Consider the heat equation

$$\dot{u} = \Delta u$$

with initial conditions

$$u_0 = \delta(x)$$

for some point $x$ in the domain $\Omega$ of the problem. If $\Omega$ is $\mathbb{R}^n$, then this problem has a closed-form solution given by the Euclidean heat kernel

$$k_t(x,y) = \frac{1}{(4\pi t)^{n/2}}e^{-|x-y|^2/4t};$$

in general solutions to this problem will exhibit this same type of behavior: the magnitude of $u$ decays roughly exponentially as you travel away from the "source" $x$.

Now consider solving this problem numerically by constructing a finite-dimensional linear system whose solution approximates the solution of the original PDE (e.g., using a Galerkin method). Typical numerical linear algebra systems (which work with fixed-precision floating-point arithmetic) guarantee that the maximum error in any component of the solution will be no larger than some small fraction $\epsilon > 0$ of the largest element of the right-hand side.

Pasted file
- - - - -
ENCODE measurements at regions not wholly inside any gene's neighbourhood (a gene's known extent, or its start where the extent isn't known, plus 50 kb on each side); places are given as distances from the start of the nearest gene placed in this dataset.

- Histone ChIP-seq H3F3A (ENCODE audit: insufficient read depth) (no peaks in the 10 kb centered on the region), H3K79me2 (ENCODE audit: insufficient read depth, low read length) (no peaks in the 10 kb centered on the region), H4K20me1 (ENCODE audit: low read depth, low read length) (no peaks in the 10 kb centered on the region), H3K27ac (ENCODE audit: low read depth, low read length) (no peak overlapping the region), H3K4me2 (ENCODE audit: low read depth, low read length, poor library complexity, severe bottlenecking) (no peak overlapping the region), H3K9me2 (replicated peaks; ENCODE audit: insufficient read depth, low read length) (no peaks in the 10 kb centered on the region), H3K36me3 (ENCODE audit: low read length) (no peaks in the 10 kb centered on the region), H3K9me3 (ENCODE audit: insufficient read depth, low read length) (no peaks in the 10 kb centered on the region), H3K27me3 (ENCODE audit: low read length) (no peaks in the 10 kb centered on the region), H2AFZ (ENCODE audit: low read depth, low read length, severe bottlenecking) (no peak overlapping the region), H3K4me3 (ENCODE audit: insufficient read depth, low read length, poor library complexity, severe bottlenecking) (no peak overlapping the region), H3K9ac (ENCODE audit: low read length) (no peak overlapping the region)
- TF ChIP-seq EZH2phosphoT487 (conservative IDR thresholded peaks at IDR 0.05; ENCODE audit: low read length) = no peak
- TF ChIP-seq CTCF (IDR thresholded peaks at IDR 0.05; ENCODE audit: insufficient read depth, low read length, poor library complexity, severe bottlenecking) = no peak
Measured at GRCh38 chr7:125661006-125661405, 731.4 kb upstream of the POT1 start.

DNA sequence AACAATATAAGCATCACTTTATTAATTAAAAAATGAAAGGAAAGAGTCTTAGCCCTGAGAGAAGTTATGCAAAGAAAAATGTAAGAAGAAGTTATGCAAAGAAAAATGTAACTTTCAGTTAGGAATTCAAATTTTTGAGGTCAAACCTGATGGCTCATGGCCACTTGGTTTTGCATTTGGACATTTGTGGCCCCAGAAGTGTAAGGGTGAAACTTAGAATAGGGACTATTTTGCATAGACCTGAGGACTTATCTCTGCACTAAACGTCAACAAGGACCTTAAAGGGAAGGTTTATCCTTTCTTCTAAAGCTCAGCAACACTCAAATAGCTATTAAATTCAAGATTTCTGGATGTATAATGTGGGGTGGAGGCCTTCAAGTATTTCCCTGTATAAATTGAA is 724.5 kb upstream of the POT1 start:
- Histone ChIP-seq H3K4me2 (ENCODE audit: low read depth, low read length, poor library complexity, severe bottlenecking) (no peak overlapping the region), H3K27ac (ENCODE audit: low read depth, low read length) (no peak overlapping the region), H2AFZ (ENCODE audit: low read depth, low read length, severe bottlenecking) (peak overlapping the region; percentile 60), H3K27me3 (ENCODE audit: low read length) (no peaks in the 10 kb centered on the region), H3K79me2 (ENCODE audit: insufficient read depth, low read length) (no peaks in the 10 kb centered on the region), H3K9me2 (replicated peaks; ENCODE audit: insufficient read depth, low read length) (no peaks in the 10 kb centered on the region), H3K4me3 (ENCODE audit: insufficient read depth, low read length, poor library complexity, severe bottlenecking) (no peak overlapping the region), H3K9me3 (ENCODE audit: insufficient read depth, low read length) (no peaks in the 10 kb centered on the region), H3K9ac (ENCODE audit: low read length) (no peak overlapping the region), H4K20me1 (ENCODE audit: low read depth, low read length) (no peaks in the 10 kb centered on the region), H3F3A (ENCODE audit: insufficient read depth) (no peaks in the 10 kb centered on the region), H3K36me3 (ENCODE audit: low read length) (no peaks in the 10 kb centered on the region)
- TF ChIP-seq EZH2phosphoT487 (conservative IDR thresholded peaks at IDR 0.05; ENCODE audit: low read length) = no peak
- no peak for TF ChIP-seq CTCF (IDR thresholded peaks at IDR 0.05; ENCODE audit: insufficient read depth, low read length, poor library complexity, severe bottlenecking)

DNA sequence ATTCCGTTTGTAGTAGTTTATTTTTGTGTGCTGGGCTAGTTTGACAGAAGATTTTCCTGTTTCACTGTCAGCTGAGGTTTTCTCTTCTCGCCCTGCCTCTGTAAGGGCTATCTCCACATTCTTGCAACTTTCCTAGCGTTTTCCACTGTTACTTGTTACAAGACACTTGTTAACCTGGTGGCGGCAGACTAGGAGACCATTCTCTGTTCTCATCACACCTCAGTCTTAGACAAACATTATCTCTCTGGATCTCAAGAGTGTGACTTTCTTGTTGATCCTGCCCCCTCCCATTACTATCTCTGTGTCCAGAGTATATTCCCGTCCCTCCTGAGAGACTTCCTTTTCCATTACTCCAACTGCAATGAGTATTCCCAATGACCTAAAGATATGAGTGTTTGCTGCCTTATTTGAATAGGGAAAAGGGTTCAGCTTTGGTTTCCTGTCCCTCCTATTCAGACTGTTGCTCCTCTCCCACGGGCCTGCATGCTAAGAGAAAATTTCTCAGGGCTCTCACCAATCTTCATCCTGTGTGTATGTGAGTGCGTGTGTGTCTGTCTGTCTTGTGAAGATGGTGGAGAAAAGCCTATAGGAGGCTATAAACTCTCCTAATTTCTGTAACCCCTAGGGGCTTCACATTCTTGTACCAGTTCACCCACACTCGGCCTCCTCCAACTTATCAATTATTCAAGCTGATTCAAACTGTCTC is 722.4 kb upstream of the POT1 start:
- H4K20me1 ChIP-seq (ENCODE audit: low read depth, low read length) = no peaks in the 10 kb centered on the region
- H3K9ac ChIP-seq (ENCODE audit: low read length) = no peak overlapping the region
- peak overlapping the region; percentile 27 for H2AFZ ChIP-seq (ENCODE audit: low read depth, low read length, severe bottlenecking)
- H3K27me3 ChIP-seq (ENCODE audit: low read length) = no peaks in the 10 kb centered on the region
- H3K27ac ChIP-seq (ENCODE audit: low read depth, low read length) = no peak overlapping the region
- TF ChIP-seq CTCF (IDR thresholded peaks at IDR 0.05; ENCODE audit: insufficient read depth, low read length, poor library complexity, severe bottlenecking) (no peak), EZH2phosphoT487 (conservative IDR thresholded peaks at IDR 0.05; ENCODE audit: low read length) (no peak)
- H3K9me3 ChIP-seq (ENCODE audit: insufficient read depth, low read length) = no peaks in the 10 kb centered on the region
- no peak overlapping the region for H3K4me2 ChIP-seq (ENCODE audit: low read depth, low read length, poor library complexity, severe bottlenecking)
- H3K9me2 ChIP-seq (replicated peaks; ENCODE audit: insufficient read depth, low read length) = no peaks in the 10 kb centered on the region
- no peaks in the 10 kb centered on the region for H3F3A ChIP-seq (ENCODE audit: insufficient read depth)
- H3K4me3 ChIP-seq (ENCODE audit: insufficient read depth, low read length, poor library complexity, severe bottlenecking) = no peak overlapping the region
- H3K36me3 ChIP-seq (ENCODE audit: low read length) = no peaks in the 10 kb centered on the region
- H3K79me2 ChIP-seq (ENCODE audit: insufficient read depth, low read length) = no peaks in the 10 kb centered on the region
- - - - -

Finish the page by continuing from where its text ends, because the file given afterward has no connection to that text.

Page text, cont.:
For instance, in the problem outlined above the right-hand side will look like a Kronecker delta, so the absolute error will be no worse than $\epsilon$. Unfortunately, since the magnitude of the solution decays exponentially, the error $\epsilon$ may be much larger than the smallest entry of the true solution.

**Question:** using floating-point computations only, can one obtain a solution to a linear system that obtains a desired accuracy relative to the magnitude of each element of the *solution vector*, rather than the right hand side?

The fundamental problem in achieving better accuracy seems to stem from cancellation effects, i.e., if you add two numbers of very different magnitude in floating point, the smaller one is essentially ignored. I am aware of algorithms that use alternative numerical representations (e.g,. Dixon's method and so on), but this kind of answer is not particularly interesting to me due to considerations of efficiency.